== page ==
10 Tips for Passing MRCPsych A & B with Dr Kevin Li

  • May 02, 2022

Are you an overseas psychiatrist taking the postgraduate route to GMC registration? Are you just beginning your journey through the MRCPsych exams?  

Today, we’re back with Dr Kevin Li, who will be sharing some top tips on the MRCPsych Paper A and Paper B for overseas MRCPsych A & B aspirants. Kevin is a brilliant psychiatry specialty doctor who relocated to the UK from Hong Kong, having passed the MRCPsych and received full GMC registration with license to practice. 

1. Start with the Royal College website 

This is the best place to begin as it has key information including the syllabus - on which the exam is based, helping to guide the course of your preparation and revision. 

2. Don’t use resources that are more than 3 years old – 5 years maximum 

The curriculum and syllabus for Specialty Training in Psychiatry are updated regularly, so it’s best to find and use resources that are as up-to-date as possible. 

3. Don’t combine study for Paper A and Paper B 

Focus on each paper as an individual element – they each have different requirements, including what sections of the syllabus they are targeting and how much experience you must have before sitting the exam.  

4. Divide your time according to the marks weighting of the sections 

For example, general adult and critical review have the most marks in the exam, with 20% and 33.5% respectively, so you should prioritise these in your revision, then try to spend a proportionate amount of time on each section based on the marks it holds. 

5. Perfect what you know 

If there are any areas you are experienced or confident in, try to perfect these in order to gain the most marks possible in what you find to be the least challenging areas. These areas may also be easier to revise if they are better aligned with your training and practice to date. 

6. Which exam should you sit first? It depends 

If you want to pass the exams as quickly as possible, it makes sense to apply for the nearest upcoming diet of whichever exam comes first.  

Knowledge wise Paper B has more sections and requires a lot more time and practice, particularly for critical review calculations. This combined with the Royal College’s advice of having 12 months’ experience in psychiatry before sitting the exam means that for most people, sitting Paper A first is the best choice.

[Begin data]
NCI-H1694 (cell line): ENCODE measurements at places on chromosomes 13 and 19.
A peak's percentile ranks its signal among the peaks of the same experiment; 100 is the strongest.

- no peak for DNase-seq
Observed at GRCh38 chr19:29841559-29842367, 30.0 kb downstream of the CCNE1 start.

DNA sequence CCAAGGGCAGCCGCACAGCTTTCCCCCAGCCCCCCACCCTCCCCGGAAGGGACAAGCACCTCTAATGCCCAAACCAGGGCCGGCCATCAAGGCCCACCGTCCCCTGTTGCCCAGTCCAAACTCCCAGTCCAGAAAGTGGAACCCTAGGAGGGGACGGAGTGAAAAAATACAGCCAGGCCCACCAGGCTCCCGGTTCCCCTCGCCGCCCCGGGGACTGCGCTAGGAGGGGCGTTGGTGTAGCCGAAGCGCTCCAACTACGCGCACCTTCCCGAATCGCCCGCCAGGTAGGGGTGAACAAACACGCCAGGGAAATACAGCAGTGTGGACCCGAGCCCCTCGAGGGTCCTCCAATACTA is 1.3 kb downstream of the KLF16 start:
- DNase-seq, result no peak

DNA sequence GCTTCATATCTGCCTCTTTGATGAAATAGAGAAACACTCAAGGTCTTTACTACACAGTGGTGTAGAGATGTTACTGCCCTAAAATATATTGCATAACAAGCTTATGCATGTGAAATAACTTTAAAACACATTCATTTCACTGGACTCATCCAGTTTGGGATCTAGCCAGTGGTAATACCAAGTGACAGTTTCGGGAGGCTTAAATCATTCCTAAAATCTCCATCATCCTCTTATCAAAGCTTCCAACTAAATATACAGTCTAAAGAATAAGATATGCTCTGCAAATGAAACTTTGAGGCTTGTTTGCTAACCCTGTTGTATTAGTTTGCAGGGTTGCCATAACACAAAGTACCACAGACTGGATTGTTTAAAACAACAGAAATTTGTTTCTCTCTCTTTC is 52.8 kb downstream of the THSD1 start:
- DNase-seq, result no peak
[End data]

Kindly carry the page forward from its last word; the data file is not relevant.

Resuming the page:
7. Use diagrams for more challenging topics 

Find or better still, create diagrams to better illustrate and explain the mor difficult to understand topics. Especially where you have little experience of a topic, it can be helpful to represent it visually. 

8. Keep difficult topics fresh in your mind 

If you need longer than 3 months to prepare for either exam, either leave the more difficult topics to the end of your revision or begin with them and be sure to revisit them at the end. You may not retain this information long-term, so it’s important to have it as fresh in your mind as possible when coming up to the exam. 

9. Take time off before the exam for intense study 

If you can, try to put some time aside in the week(s) coming up to the exam to for a final push of intense study before the exam. 

10. Practice is key 

Books are great resources for increasing your overall psychiatry knowledge, however they are not necessarily the best resources for the Paper A and Paper B exams. Question banks and past papers such as SPMM are very useful in preparing for the MRCPsych Paper A & B. 

Getting started

For access to a community of likeminded MRCPsych aspirants and dedicated psychiatry recruiters, join the IMG Psychiatrists Facebook group.  

For news and updates on all things psychiatry, including the Royal College, GMC registration and the NHS, follow us on social media and join the conversation. 


The postgraduate route to GMC registration, whilst not the fastest, can be the most rewarding in the long run. The MRCPsych exams are the central components of psychiatry training in the UK, and as an international psychiatrist, this is the route that allows you to most closely align your qualifications with the requirements of more senior jobs in the NHS. 


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